Pharmaceuticals May be Leeching into Waterways and Causing Havoc with Ecosystems
There may be a global change that's causing increasing disruption-and that change is pharmaceuticals. Scientists have found that residues of medicines in water can kill aquatic animals and play havoc with their food web and reproductive cycle.
"Chemical substances from pharmaceuticals wreak havoc on underwater chemical communication," said Ellen van Donk, one of the researchers, in a news release. "The effects are becoming more and more visible in lakes and ponds worldwide, if you know what to look for."
There is an endless stream of "chatter" going on below the water's surface. Most of that chatter takes the form of infochemicals, which are chemical substances released by aquatic plants and animals that travel through the water.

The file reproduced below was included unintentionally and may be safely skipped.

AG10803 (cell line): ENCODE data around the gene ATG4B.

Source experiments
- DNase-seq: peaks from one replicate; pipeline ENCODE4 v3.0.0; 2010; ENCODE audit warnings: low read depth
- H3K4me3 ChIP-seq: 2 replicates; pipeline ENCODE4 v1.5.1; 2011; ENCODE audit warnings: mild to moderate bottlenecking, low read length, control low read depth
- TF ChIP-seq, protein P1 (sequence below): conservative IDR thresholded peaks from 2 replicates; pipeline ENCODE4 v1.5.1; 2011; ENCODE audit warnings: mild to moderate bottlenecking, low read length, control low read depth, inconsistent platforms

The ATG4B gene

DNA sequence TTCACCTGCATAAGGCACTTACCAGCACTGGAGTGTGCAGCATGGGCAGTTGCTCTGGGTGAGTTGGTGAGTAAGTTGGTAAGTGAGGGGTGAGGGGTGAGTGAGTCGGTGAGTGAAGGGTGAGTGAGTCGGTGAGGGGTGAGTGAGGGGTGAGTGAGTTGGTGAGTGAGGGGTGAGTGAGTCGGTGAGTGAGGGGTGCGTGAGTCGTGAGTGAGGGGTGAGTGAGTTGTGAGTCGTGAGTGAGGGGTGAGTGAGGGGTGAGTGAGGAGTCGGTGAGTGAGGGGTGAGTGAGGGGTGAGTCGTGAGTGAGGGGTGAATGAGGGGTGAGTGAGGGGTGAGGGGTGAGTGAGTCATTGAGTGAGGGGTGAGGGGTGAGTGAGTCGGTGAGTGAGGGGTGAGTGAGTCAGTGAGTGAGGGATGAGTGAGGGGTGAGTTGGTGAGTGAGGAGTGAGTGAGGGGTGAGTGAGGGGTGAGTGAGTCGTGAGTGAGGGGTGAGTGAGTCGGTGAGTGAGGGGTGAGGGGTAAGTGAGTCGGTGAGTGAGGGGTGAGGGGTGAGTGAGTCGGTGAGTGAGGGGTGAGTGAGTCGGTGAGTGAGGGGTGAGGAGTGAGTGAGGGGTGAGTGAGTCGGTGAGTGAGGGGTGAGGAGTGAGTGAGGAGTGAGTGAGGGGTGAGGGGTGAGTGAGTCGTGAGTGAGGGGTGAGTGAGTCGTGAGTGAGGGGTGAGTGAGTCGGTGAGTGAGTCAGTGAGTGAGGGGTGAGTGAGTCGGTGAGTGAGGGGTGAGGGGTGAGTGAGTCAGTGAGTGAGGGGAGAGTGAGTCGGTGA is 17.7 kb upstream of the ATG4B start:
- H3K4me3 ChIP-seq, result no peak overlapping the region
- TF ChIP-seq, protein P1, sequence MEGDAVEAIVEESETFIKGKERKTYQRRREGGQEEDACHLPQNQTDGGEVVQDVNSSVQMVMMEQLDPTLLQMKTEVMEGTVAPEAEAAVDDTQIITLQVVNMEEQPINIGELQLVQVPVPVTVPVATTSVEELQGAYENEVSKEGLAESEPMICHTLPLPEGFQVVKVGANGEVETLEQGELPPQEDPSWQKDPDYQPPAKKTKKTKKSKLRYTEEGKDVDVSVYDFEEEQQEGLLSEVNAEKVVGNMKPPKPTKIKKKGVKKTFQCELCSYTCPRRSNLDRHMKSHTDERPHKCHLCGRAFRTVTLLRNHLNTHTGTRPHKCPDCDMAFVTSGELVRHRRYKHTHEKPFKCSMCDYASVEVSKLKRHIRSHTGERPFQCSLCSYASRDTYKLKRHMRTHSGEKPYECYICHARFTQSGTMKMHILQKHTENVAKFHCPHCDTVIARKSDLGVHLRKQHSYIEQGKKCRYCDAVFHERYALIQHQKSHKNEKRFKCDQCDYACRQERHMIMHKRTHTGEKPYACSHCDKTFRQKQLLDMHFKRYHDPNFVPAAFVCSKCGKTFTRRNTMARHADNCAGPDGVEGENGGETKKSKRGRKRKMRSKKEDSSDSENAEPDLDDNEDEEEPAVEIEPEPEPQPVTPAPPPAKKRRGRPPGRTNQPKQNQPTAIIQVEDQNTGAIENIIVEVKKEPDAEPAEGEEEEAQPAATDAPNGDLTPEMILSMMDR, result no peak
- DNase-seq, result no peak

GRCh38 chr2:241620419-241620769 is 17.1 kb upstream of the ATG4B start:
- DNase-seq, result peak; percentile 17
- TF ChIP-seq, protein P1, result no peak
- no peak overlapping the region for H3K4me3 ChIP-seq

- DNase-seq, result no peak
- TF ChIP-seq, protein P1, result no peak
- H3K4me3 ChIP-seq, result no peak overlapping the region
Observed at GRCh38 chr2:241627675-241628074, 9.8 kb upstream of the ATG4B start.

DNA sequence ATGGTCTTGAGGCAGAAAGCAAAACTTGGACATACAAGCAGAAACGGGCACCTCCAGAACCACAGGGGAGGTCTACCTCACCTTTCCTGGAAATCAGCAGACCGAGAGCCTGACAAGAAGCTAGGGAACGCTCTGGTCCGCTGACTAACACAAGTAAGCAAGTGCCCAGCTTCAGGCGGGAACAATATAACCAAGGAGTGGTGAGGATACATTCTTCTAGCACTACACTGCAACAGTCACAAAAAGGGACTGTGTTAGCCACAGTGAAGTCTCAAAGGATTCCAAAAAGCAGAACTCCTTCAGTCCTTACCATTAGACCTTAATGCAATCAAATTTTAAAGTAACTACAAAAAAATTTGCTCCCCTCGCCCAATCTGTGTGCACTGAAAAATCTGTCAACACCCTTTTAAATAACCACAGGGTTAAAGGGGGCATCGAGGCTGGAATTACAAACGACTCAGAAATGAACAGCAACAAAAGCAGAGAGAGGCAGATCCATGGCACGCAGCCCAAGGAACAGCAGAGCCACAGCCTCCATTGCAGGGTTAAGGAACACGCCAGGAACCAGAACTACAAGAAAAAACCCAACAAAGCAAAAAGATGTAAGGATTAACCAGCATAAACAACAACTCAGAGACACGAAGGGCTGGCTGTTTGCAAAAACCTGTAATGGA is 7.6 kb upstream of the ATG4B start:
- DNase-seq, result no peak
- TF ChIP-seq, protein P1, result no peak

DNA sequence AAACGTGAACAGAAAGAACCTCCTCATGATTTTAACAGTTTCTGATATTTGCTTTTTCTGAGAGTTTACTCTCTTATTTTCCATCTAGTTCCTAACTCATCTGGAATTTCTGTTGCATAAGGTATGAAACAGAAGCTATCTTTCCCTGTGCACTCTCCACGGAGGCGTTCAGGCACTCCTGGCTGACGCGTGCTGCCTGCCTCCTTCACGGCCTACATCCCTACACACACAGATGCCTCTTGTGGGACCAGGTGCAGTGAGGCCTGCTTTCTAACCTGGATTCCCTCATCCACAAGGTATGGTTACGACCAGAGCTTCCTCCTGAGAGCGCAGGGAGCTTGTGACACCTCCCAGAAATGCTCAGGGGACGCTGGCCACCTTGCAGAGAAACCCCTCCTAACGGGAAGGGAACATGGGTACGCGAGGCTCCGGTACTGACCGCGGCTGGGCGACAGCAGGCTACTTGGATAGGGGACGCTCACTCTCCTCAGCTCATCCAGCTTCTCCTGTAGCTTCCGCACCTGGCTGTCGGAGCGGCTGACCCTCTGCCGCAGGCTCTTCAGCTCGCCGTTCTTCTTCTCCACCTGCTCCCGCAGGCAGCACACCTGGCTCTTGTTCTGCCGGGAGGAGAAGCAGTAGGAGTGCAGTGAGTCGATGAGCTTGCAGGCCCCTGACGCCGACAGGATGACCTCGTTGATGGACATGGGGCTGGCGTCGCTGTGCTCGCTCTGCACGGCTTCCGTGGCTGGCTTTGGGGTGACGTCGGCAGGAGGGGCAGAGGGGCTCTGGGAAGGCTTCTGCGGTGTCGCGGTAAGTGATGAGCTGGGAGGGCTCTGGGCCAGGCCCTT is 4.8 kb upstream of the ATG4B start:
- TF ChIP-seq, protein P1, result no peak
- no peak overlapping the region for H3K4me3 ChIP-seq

Aquatic organisms depend on this intricate "smellscape" of information to locate mates and food, and to steer clear of natural enemies. Even low concentrations of pharmaceutical compounds, though, can have a huge impact.
"There are no hard figures, but surface water measurements suggest that concentrations of residues from hormones, anti-depressants and painkillers have in fact increased substantially," said van Donk.
The best way to curtail this change is to find more effective wastewater treatment methods. This is especially important as more and more pharmaceuticals are dumped into water which could impact aquatic life and could eventually work its way up the food chain to humans.
The findings are published in the journal Reviews of Environmental Contamination and Toxicology.
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